> effort to embarrass and harrass the company whom they see as their main
  > competitor....  Maybe the Java Forum in the UK? or maybe a leading consumer
  > activist?
  > -- or --
  > They could spend a lot of money and effort lobbying Congress to enact laws
  > that would restrict the right for a public or private company to do
  > business as they wished...
  > These are merely unsupported suppositions on my part. I make no effort to
  > defend them or to force you to believe or appreciate them.
  > Wonder what they will really do?
  > Charles Kelly
  > At 10:59 AM 11/8/97 -0500, Jeffrey Fox wrote:
  > >In reponse to my earlier post about how Microsoft unfairly pulled the rug
  > >from under
  > >Lotus, WordPerfect, etc., it's been claimed that Microsoft merely
  > outlasted and
  > >outprogrammed the others. I think not.
  > >
  > >Here's the first piece of "hard facts"
  > >
  > >I clipped an ad from the 12/11/90 issue of PC Magazine .This is just a few
  > >months after
  > >Windows 3.0 came out, a time when supposedly WordPerfect and Lotus were
  > >"competing"
  > >with Microsft Word and Excel. Keep in mind that by this time, most new PCs
  > >came with Win 3 pre-installed
  > >and that was due to Microsoft using MS-DOS licenses to strongarm the
  > >computer mfrs...as shown by the Justice Department in 1995.
  > >
  > >The full-page ad is for a mail order company called Telemart. There was so
  > >little Windows software available then
  > >that they listed in a separate section entitled, "Do a Little Windows
  > >Shopping with Telemart" Heres' what Microsoft had for sale in this list:
  > >MS Excel for Windows $299
  > >MS Powerpoint for Windows $305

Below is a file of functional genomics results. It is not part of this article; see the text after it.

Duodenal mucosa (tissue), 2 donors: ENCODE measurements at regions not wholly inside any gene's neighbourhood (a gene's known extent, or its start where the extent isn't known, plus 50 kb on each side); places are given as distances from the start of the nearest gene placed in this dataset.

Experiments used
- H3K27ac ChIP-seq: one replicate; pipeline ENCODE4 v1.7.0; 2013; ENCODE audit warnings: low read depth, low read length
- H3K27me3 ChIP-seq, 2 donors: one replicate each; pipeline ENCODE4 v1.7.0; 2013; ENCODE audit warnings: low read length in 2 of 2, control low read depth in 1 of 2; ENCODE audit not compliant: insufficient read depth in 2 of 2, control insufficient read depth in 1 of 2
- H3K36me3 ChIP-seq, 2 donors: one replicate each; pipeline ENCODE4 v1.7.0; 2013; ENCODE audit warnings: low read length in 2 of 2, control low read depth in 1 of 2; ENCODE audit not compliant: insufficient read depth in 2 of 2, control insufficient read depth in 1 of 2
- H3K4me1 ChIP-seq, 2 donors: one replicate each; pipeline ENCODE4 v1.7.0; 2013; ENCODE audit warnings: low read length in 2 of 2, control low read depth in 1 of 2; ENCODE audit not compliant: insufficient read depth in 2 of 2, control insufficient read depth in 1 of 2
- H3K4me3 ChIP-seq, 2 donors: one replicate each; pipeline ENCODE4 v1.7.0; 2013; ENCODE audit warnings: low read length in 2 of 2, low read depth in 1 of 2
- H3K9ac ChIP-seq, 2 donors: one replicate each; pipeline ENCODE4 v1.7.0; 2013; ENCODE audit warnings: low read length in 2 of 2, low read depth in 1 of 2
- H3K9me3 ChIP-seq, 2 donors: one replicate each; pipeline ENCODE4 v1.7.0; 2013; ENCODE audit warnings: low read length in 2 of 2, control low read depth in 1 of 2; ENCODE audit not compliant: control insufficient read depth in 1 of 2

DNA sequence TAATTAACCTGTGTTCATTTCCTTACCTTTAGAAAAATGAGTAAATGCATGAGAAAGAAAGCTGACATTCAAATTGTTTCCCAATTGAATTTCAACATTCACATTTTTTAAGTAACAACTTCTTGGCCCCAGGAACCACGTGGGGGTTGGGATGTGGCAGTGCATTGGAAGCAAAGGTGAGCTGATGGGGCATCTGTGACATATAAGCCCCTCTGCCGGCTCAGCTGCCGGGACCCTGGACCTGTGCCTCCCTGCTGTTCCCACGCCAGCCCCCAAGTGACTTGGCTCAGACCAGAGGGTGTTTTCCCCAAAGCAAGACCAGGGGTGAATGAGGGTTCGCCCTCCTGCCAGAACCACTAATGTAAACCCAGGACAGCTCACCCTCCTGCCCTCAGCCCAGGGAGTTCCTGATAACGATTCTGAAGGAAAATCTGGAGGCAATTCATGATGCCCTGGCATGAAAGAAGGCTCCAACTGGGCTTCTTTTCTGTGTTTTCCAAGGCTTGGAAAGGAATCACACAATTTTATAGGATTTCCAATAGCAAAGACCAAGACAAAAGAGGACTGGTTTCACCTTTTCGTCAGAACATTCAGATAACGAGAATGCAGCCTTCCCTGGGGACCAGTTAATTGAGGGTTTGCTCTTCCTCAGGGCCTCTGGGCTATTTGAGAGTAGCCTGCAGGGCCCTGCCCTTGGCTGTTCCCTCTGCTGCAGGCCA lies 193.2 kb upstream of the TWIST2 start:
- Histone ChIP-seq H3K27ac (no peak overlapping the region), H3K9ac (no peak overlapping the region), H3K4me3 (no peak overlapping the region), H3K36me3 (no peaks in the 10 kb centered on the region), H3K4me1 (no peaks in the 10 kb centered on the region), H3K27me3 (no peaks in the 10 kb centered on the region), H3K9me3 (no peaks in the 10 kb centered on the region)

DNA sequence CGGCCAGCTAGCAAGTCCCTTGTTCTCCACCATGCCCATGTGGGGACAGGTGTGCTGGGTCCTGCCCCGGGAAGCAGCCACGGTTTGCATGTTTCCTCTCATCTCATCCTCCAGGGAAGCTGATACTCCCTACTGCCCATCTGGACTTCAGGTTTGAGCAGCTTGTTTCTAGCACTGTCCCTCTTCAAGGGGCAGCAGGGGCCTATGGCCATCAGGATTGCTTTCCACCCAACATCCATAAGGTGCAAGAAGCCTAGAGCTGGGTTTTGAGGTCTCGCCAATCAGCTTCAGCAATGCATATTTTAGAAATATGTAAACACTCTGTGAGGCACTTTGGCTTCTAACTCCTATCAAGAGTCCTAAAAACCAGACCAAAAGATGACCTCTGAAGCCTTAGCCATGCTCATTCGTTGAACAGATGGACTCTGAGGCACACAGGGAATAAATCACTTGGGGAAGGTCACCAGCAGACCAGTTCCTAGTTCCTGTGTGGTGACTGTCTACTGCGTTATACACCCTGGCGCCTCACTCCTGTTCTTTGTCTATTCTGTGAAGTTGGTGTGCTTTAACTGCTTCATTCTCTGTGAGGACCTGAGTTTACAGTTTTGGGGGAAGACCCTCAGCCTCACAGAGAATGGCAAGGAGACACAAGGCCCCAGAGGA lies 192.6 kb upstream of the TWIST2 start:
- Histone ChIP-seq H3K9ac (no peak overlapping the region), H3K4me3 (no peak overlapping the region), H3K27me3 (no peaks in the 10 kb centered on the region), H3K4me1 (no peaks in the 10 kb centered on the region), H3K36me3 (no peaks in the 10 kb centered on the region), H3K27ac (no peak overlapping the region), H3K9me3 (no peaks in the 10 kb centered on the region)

> >MS Project for Windows $425
  > >MS Word for Windows $305
  > >(In my judgment, this demonstrates that when Windows 3.0 arrived and took
  > >over, Microsoft came with an
  > >array of high-powered applications that they could market immediately).
  > >
  > >Here's what competitors to the above products had for sale in 12/90:
  > >Ami Professional $289 (Windows)
  > >Lotus 1-2-3 ver 2.2 and ver 3.1 ($335 and $410, non Windows)
  > >Quattro Pro $310 (non Windows)
  > >Supercalc 5 $290 (non Windows)
  > >WordPerfect (non Windows)
  > >WordStar (non Windows)
  > >
  > >Only Ami Pro, a product from a small company, was competing in the Windows
  > >word processor market.
  > >No one serious in the spreadsheet market. Ami Pro was eventually acquired by
  > >Lotus because Lotus could
  > >never hope to catch up to MS themselves.
  > >
  > >My contention, which I stand behind, is that MS planned to have all their
  > >industrial strength apps ready when they forcefed Win 3.0 on everyone, full
  > >knowing that their major competitors had invested millions in developing
  > >their won apps for IBM's OS/2-presentation manager....an operating system
  > >Microsoft had only recently been convincing them all to develop for.
  > >
  > >Now you can say it was their own fault for developing for the wrong OS, but
  > >even in those days developers had to follow Microsoft's lead (they DID own
  > >MS-DOS). And none of them had any way of knowing that MS was secretly
  > >planning to come out with a full array of Windows apps and blow them to bits.
  > >
  > >A brilliant strategy, but patently unfair. And an example of how a company
  > >can manipulate a market, destroy competitors, while not price-fixing in the
  > >traditional sense of a monopoly.
  > >-Jeff
  > .-